It was chilly in the shadow of the mountains in the morning, for the sun was still several hours away from us, though it warmed the distant valley below us. We were moving toward the west ridge shortly before 7 am, feeling confident that we'd be able to get Vancouver Bob back to Vancouver by 6 pm, so that he might be able to see the fabulous IH one last time.

A brief bit of concrete snow brought us to the base of the scramble, where we left our ice axes for the return trip.

Scrambling over rock requires a certain amount of confidence. Confidence in your ability to not fall. Confidence in the rock not to break. Confidence in the people above you not to drop rocks on your head. Fortunately for us, the confidence was there and we moved up the initial vertical section without incident, and into the sun for the first time.

A break was called for, as we could relax in warmth for the first time. Mount Baker sat in its familiar spot, along with, to the right of it, American Border and Canadian Border peaks, followed by the mighty Mount Slesse to the far right in the below picture. Bob had managed the North Rib of Slesse two weeks ago. A climber Mike knew well had died on Slesse earlier in the season, the victim of ice fall from above.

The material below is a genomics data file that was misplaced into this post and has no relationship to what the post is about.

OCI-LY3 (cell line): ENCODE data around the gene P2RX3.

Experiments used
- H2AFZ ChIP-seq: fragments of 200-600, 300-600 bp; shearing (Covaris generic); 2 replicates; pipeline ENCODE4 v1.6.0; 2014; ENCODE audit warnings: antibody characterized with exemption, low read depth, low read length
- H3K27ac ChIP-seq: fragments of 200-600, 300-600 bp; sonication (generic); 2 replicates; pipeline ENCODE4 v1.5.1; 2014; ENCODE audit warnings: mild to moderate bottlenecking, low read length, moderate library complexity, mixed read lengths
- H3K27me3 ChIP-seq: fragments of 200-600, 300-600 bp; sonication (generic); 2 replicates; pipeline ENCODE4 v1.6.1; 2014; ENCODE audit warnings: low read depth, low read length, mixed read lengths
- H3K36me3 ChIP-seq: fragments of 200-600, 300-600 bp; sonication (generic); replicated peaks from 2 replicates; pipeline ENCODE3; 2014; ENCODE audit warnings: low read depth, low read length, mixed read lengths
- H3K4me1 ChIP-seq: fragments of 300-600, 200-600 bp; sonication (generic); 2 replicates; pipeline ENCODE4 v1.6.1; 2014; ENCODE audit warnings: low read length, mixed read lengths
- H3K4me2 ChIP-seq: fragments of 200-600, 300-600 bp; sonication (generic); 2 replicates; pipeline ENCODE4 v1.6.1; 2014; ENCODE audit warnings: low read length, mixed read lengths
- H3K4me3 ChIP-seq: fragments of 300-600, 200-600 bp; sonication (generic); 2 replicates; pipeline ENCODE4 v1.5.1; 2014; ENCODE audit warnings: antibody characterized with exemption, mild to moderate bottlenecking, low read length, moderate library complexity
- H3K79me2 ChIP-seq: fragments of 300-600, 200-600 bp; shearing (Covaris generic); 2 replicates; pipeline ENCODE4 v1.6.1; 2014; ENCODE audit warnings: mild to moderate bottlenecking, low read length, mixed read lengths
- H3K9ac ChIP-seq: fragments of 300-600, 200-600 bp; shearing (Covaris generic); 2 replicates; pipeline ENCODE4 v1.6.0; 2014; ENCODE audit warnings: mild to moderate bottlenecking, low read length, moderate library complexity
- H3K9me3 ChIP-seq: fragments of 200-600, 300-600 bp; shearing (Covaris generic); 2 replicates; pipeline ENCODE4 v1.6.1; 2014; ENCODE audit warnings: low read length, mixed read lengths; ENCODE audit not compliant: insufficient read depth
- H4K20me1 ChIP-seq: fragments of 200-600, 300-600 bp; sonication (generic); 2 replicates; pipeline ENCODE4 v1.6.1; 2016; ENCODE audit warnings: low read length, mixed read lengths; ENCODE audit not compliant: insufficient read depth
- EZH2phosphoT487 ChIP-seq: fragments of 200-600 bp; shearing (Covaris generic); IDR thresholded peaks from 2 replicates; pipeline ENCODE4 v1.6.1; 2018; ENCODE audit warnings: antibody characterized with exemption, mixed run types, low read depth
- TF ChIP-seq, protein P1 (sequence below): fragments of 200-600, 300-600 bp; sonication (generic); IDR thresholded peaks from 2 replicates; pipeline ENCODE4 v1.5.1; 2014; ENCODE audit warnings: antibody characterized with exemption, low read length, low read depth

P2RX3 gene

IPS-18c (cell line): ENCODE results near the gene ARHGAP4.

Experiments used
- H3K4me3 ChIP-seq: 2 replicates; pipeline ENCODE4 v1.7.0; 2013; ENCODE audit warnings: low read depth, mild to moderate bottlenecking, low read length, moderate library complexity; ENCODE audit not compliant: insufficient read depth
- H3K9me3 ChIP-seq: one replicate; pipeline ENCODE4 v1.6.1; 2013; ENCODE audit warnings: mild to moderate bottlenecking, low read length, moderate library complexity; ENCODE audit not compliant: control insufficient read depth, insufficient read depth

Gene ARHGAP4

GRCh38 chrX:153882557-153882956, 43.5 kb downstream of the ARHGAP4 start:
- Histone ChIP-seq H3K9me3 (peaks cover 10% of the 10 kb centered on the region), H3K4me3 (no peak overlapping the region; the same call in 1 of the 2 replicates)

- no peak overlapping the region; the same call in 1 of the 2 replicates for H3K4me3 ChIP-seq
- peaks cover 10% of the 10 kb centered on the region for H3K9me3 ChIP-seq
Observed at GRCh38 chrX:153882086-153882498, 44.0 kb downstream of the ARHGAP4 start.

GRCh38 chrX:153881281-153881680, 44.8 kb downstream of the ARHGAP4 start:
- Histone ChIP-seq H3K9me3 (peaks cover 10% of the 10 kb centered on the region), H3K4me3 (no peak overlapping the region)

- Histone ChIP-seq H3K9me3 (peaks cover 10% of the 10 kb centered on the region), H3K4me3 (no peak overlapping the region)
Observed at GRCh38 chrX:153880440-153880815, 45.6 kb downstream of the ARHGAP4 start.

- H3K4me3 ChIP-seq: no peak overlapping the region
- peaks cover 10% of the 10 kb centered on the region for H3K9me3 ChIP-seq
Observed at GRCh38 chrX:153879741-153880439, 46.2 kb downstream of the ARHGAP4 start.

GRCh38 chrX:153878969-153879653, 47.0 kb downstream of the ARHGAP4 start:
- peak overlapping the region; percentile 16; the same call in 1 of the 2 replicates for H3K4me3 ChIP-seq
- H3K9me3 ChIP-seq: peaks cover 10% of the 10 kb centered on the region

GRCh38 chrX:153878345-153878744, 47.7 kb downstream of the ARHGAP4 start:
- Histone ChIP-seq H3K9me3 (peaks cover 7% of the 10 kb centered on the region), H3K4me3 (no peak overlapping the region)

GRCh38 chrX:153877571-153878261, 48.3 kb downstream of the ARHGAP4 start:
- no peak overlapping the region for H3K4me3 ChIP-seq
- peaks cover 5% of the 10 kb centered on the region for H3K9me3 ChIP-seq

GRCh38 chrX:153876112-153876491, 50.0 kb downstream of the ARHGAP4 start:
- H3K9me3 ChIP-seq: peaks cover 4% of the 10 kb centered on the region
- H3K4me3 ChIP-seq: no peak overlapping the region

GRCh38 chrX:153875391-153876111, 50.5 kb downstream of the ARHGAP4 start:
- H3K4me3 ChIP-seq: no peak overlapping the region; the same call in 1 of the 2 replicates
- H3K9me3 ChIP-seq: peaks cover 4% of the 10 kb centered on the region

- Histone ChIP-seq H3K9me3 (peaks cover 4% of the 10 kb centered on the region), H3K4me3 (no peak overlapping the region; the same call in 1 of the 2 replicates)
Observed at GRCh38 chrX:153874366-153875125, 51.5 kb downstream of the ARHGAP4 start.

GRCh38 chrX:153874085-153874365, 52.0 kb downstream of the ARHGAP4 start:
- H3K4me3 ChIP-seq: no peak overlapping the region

From the sun we moved along the lower angle part of the ridge, following an occasional cairn, and began once again to gain altitude on very exposed class 4 terrain. Eventually my nervousness got the better of me and we roped up to climb a pitch toward the false summit. The spire of the South Nesakwatch tower looked hard, and impressive from our belay anchor.

Although roping up wasn't, in retrospect, necessary, I led up on the rock, for a grand total of about 5 meters. I needed the practice.